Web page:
Teriyaki Chicken (with easy homemade teriyaki sauce and cucumber pickles)
Happy wednesday everyone,
Today I give you: teriyaki chicken! ^.^ Most people will probably have eaten some form of teriyaki chicken in their life, maybe you even made some teriyaki chicken or stir-fry yourself, however, have you ever made your own sauce? If you haven't, please try this recipe. Homemade teriyaki sauce is so simple and it tastes ten times better than the bottled stuff, I promise!
I used to study Japanese (I actually have a BA degree), and a lot of my favourite recipes come from the time I studied in Nagasaki. Dining out doesn't have to be expensive in Japan, but I also loved cooking my own food, and saving some money at the same time. Honestly, most of that money went to Starbucks dates with my friends, cause the Japanese Starbucks specials are simply the best (Sakura Latte <3), but back to the food haha. I've been cooking since I was about 9 years old, but now I got to try new cooking techniques, experience new ingredients and flavours and I got to realise that cooking and everything foodrelated really makes me happy. As an added bonus, I could share my happiness (and food) with others. A lot of the recipes I now make regularly, recipes that have become favourites in this house, I learned or encountered during my time abroad.
I love making this dish for friends and family. It is hearthy, salty, crispy, sweet and fresh at the same time. To me, this is something I consider comfort food. A few weeks ago I made this dish for my lovely friend Roxy when she came over to help me with my logo. I absolutely love the little cat, the coffee cup and the onigiri she drew for me. I think they are so cute.. me in a few doodles :). Afterwards, she said she totally loved this teriyaki chicken and was looking out for the recipe. Therefore, I decided that this teriyaki chicken deserves to be one of my very first posts as a dedication to Roxy and to thank her again and again for her help.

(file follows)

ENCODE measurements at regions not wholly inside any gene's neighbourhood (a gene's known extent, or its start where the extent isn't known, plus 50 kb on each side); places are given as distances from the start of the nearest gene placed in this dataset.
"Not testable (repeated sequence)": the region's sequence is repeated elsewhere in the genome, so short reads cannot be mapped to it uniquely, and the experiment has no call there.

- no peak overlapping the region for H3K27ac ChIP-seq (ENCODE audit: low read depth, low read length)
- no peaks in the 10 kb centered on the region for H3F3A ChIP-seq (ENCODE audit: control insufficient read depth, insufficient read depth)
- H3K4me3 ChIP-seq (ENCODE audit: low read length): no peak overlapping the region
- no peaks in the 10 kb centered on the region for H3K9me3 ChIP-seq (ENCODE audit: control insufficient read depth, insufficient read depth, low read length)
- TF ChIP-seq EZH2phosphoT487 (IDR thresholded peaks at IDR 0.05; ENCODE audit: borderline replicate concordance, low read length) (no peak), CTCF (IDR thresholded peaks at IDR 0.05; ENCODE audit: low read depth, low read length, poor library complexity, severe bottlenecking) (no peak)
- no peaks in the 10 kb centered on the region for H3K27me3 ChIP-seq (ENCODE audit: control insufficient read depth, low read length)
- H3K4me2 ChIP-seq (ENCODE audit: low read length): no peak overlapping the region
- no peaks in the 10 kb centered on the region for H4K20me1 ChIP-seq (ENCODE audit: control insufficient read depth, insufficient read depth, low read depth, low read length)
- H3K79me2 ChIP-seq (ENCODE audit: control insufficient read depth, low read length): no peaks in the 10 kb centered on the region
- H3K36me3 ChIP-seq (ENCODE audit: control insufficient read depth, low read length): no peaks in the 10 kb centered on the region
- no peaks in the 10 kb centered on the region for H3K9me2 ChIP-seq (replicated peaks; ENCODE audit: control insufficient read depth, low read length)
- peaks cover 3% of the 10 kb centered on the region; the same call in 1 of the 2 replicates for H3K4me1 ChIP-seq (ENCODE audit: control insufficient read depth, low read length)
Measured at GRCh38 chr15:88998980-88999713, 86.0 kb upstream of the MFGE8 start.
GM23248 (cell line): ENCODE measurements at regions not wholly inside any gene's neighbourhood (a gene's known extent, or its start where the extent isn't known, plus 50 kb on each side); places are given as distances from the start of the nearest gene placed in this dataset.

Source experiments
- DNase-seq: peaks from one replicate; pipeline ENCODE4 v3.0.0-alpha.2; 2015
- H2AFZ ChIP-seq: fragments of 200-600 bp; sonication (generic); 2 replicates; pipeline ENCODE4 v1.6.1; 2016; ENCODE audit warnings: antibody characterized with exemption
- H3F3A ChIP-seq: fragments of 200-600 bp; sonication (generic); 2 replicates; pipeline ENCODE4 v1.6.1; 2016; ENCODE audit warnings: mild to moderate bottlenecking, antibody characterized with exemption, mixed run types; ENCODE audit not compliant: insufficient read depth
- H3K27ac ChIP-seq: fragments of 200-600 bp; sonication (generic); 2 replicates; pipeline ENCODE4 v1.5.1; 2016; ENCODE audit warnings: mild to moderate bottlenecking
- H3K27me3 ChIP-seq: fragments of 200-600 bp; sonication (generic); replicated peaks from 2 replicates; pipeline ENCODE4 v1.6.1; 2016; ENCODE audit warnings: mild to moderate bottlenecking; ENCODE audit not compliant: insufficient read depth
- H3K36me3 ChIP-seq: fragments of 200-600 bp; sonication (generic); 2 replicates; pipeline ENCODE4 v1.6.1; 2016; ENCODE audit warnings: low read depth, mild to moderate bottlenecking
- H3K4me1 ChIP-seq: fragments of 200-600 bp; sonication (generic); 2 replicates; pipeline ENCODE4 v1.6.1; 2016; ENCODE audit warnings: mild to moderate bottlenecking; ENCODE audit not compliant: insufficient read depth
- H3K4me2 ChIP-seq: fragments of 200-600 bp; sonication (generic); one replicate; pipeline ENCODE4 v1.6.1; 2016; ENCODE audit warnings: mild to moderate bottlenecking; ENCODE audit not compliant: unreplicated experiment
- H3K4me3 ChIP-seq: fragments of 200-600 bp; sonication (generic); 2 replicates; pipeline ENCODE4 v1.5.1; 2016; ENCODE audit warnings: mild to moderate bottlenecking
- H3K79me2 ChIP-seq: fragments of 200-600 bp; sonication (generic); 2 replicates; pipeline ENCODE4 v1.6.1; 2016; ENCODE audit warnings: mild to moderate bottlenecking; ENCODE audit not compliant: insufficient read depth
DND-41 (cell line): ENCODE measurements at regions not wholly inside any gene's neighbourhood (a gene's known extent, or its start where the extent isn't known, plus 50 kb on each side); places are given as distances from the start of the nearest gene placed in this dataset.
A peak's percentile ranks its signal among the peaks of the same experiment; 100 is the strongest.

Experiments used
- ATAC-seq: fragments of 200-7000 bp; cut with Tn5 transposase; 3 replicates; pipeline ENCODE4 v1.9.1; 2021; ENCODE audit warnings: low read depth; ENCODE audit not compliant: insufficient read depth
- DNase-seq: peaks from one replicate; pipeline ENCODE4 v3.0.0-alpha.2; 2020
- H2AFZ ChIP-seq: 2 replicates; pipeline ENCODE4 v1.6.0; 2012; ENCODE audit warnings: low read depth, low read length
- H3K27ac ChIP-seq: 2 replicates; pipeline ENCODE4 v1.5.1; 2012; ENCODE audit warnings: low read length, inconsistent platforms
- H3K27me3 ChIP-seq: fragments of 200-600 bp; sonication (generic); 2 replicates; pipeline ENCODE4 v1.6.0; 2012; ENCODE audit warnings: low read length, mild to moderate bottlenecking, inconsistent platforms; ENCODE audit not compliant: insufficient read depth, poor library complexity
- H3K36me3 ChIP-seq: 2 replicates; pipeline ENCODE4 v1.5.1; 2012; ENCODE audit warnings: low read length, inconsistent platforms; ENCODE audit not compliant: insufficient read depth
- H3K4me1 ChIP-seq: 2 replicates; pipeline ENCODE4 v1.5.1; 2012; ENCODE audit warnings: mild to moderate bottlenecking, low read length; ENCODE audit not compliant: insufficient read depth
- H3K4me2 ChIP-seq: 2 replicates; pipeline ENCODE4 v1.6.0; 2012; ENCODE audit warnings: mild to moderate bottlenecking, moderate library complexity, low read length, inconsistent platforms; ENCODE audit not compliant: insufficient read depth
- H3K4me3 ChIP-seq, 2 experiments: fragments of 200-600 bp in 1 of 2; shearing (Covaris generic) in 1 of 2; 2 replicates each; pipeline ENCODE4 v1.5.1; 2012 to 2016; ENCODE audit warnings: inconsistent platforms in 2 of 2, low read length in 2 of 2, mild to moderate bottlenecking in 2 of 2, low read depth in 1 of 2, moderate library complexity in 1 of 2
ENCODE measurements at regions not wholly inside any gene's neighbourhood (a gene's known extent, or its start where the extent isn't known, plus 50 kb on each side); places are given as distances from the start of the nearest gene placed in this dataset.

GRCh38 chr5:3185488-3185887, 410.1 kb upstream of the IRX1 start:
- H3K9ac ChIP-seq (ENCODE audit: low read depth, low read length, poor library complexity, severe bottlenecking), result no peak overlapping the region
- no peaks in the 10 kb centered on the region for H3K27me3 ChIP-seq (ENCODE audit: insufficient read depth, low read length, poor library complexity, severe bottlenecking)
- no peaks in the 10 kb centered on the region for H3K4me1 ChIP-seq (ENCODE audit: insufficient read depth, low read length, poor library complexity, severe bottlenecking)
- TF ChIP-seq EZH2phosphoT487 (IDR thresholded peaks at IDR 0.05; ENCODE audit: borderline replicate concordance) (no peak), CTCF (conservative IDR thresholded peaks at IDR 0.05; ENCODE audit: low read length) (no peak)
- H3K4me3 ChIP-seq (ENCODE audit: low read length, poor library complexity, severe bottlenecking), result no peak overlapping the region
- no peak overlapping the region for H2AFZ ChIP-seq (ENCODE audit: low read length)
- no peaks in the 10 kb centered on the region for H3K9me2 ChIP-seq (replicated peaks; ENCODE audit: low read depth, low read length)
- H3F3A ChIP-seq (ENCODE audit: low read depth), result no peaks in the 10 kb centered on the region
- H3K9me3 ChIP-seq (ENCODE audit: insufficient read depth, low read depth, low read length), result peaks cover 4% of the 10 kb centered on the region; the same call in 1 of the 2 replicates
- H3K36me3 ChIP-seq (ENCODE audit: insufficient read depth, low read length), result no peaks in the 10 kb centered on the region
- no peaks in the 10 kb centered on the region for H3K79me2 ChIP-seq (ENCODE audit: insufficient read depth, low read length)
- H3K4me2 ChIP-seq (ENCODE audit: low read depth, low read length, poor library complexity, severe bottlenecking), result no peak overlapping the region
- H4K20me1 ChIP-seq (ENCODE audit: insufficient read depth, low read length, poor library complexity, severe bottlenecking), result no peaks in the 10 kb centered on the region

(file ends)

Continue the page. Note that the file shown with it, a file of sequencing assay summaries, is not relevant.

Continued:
Teriyaki Chicken (with easy homemade teriyaki sauce)
makes enough for 3-4 people
- 4 large boneless chicken thighs with skin on (see notes for alternatives)
- 3 spring onions
- freshly ground salt and black pepper
- 1 cucumber, thinly sliced
- 1/4 cup (60 ml) white wine vinegar
- 1/2 tsp salt
- 1 tbsp sugar
- 1/3 cup (80 ml) soy sauce
- 1/3 cup (80 ml) sake (cooking wine)
- 1/3 cup (80 ml) mirin
- 2 tbsp sugar
- optional: two tsp cornstarch mixed with 2-3 tbsp cold water
- Mix up the pickling juice in a bowl by combining the vinegar, salt and sugar. Add the thinly sliced cucumber and stir well to evenly coat the cucumber slices. Leave to rest (preferably in the fridge) for at least half an hour.
- For the teriyaki sauce, combine soy sauce, mirin, sake and sugar in a small saucepan and bring to a boil. Turn down the heat and add the cornstarch mixture while stirring. Leave the sauce to simmer for 3-4 minutes until the required thickness. The sauce should be glossy and thick enough to coat the back of a spoon. Pour into a serving mug or set the pan aside for later.
- Rub a little bit of oil on the surface of your skillet with a tissue; this to prevent the chicken from sticking. You don't need a lot of oil, for the chicken skin will render enough fat. Heat your skillet on medium heat. Pat dry your chicken thighs and season the skin side with a generous amount of black pepper and a little bit of salt. Then put the thighs skin down in the skillet and brown and crisp up the skin for 5-6 minutes. Refrain from lifting your thighs too much as this will lead to a less crispy skin. While the skin is crisping up, thinly slice long strips of spring onion. After 5-6 minutes, when the skin is golden brown, flip the chicken thighs and cook for 3-4 minutes on the other side. Remove the chicken thighs from the pan and leave to rest skin up for a few minutes.
- After a few minutes, slice the thighs into strips, sprinkle with the spring onion and serve with some fluffy rice, the cucumber pickle and the homemade teriyaki sauce. Enjoy!
- A good way to check if your sauce has the required thickness is to see if the sauce coats the back of a spoon nicely. Dip your spoon into the sauce and look at the back. Trace a line with your finger across the back. If the sauce stays fairly put on each side of the line, your sauce is thick enough and not too runny.
- You can skip the step using the cornstarch. Your sauce won't be as thick and glossy, but delicious nonetheless. Just bring the first 4 ingredients to a boil, then lower the heat and let the sauce reduce and thicken for 4-5 minutes.
- I personally love the crispy chicken skin, I think it adds an extra dimension to this dish, but, of course, you could make this recipe with skinless chicken thighs as well. Thighs with the skin on are not usually sold in Dutch supermarkets, but most poulterers and butchers will make them for you.
- The teriyaki sauce can be kept in the refrigerator for up to a week and can easily be re-heated in the pan or microwave.